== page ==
Your help and guidance in the preparation and  your role on the day all helped to make it something special. You dind’t know Tom or us, and came into our live at a terribly sad and stressful time, but you brought a calmness and compassion along with your professionalism and knowledge which enabled us to trust you to lead us through.

Funerals are always difficult occasions but my role is to make the ceremony as fitting, appropriate and comforting as it possibly can be. A funeral that really reflects the life and personality of the person who has died can bring great comfort to their friends and family. I know this first hand as we chose a humanist ceremony for my dad.

I’m so glad that more and more people are realising that there is an alternative to a ‘traditional’ funeral service which, after all, often only really suit those who have lived ‘traditional’ lives.

I certainly think that every funeral should have warm and tender moments – and perhaps some laughs too – as well as being an opportunity to gather together to say goodbye and to express grief. Getting the right balance between formality & personalisation and laughter & tears is crucial.

It’s my job to work with those closest to the person who has died to create a ceremony that’s has exactly the right tone and content for the particular situation. On the day I’m there to hold the ceremony together and, when needed, to quietly guide those who are participating.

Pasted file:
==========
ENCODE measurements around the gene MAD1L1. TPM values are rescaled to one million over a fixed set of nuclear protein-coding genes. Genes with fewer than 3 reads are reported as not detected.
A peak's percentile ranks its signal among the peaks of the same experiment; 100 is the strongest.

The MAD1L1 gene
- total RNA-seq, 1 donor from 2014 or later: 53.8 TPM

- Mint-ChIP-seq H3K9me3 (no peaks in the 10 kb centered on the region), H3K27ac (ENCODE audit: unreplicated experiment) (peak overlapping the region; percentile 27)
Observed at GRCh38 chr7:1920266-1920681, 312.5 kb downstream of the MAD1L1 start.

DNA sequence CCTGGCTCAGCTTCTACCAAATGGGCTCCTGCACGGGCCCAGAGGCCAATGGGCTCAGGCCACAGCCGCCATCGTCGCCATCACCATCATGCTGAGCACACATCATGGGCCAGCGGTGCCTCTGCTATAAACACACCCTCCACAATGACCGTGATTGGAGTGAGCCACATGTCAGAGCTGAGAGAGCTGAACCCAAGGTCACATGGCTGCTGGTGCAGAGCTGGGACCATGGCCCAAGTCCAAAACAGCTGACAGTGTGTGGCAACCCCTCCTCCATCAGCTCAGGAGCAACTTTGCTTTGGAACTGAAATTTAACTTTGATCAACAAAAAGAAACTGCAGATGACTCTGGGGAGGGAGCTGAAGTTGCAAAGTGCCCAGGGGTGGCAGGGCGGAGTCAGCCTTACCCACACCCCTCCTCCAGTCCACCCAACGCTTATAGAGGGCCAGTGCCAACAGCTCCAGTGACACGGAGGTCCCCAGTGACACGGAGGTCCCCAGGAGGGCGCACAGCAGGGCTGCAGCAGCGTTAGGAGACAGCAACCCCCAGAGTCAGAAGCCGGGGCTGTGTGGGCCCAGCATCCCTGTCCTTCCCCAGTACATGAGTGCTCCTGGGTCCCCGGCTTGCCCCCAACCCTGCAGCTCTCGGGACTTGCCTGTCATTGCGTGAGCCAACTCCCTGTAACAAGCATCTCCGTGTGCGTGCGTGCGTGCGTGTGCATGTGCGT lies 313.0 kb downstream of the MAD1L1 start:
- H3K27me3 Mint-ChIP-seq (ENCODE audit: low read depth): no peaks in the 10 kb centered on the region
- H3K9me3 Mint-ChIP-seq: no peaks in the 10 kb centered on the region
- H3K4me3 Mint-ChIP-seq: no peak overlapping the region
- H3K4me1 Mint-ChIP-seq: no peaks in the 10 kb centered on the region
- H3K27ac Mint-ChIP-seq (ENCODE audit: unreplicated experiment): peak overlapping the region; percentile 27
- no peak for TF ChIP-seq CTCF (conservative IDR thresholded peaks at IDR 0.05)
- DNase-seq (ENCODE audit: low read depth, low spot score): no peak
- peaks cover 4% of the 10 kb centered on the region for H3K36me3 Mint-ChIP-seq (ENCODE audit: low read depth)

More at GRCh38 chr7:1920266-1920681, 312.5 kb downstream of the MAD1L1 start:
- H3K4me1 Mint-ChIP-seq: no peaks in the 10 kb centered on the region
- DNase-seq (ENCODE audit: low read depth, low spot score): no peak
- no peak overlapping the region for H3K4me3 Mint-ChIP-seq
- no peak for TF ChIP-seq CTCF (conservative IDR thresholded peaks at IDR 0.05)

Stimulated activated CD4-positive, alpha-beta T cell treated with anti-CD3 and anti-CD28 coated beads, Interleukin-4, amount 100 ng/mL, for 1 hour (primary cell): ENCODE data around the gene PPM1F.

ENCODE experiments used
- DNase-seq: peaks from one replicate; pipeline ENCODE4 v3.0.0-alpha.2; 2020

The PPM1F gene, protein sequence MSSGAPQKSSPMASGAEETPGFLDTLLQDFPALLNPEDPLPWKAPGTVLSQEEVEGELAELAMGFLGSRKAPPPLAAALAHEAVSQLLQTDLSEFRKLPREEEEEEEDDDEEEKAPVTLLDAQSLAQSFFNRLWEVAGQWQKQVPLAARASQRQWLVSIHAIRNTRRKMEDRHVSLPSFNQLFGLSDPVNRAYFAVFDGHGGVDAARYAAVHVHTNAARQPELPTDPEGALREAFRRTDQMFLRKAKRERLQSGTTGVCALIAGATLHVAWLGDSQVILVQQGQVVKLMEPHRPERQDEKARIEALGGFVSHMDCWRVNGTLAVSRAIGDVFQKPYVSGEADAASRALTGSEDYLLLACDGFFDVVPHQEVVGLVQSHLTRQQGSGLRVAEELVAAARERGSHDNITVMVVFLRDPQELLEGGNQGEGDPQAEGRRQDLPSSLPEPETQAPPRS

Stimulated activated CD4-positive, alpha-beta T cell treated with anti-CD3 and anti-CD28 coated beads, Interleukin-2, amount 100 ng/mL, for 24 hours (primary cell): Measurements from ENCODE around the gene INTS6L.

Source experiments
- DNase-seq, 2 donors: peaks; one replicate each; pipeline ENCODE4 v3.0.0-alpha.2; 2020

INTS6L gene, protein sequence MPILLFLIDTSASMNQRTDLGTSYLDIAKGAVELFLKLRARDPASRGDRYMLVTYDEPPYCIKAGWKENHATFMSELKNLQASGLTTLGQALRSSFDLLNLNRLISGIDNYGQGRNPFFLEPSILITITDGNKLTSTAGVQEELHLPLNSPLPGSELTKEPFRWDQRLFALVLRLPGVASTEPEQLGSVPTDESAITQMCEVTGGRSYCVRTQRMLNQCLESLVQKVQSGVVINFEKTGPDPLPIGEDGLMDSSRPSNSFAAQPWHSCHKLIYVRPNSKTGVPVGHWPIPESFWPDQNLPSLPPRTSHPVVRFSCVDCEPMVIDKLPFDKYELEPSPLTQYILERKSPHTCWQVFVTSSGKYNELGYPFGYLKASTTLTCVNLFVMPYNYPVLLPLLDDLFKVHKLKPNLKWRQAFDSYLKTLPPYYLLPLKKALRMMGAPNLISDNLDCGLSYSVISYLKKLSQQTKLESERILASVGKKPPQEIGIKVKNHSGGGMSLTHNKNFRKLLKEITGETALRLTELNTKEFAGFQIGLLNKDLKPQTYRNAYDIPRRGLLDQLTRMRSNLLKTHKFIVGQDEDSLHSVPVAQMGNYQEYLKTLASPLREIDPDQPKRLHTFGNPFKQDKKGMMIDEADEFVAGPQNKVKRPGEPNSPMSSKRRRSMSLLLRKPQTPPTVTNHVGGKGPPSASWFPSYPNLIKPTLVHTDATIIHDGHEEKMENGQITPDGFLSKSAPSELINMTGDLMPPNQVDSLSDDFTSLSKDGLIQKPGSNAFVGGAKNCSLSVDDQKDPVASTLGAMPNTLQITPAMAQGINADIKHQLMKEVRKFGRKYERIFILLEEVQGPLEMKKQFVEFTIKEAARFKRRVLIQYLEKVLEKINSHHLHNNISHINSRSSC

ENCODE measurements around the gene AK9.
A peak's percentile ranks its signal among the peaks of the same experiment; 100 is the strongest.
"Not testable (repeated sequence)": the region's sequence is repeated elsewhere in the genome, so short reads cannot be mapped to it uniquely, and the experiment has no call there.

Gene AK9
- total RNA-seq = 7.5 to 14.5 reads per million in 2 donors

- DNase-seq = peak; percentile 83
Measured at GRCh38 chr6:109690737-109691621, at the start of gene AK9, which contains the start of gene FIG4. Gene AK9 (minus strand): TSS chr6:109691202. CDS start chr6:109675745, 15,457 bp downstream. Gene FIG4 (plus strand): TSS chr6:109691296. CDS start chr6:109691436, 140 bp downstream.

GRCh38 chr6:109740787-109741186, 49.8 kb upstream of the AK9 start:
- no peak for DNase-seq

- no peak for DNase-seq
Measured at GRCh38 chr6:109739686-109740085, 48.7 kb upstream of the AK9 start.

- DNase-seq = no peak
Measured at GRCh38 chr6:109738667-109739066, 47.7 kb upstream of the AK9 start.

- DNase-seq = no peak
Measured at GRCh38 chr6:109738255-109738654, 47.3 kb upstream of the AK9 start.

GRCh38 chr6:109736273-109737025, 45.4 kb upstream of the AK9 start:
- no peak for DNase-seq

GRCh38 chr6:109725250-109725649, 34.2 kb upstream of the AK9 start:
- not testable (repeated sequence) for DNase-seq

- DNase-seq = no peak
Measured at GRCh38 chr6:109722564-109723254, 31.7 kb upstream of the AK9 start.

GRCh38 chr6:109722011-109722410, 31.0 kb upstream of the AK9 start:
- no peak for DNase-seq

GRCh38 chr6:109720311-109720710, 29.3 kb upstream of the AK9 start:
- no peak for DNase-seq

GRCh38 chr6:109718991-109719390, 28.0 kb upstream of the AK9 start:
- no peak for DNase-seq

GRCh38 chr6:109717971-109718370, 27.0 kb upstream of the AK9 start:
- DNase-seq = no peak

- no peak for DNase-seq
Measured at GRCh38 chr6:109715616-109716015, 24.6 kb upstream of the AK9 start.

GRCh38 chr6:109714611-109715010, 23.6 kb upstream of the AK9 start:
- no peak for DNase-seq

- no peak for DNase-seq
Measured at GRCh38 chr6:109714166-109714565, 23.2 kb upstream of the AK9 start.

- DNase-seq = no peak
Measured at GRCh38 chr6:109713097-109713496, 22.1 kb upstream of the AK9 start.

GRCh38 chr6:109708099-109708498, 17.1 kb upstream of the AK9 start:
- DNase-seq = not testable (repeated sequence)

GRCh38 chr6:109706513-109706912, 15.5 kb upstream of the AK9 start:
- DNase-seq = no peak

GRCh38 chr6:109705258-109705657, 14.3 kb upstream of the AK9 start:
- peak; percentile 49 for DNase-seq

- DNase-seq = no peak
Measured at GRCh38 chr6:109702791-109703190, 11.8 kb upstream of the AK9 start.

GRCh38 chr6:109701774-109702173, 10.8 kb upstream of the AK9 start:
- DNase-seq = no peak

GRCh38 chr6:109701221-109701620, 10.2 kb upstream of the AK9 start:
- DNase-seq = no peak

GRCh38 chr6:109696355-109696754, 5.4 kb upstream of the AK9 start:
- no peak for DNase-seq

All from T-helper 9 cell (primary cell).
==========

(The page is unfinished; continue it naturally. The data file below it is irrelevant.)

I’ve also had the honour of working with a number of people who have wanted to plan their own funeral to some extent when they have been given  a terminal diagnosis. The occasions that have followed have made for some of the most moving – yet ultimately uplifting – ceremonies of my celebrant career. It’s makes such a difference being able to tell mourners something like “He knew he was dying and, much as he didn’t like it, he was practical to the end and so spent some time talking to me about exactly what he wanted today to be given it was needed at all“.

Your celebration was so personal, it was clear that you’d got to know Mike really understood him and the family – it was note-perfect. Thank you very much indeed for making it such a memorable and ultimately happy occasion. It was just what he would have wished.

There is far more scope to personalise a funeral than you might realise. Most ceremonies music chosen by family or friends, for example. Many include non-religious readings and poetry (I can advise on these if you don’t have any immediate ideas) but this certainly isn’t compulsory.  Similarly, some funerals include contributions from those close to the person who has died whereas others have no other speakers. Having choice about these factors – and so many others – is at the heart of a humanist funeral. And it’s all so important as, after all, we only get to say goodbye to those we love once.

And remember that there is no requirement for funerals to take place at a cemetery or crematorium: an increasing number of people choose to separate the cremation/burial from the time that they gather everyone together. This works really well as it gives people more time to arrange the event, enables them to hold it somewhere much more pleasant and fitting and also means there are fewer time restrictions on the day.

Don’t hesitate to contact me if you would like to know more. Please note that I am office based some of the week and unable to take personal/mobile calls, but I will always get back to mobile messages and emails within 12 hours.

My charge for a funeral is around £210-£250 depending on the distance involved.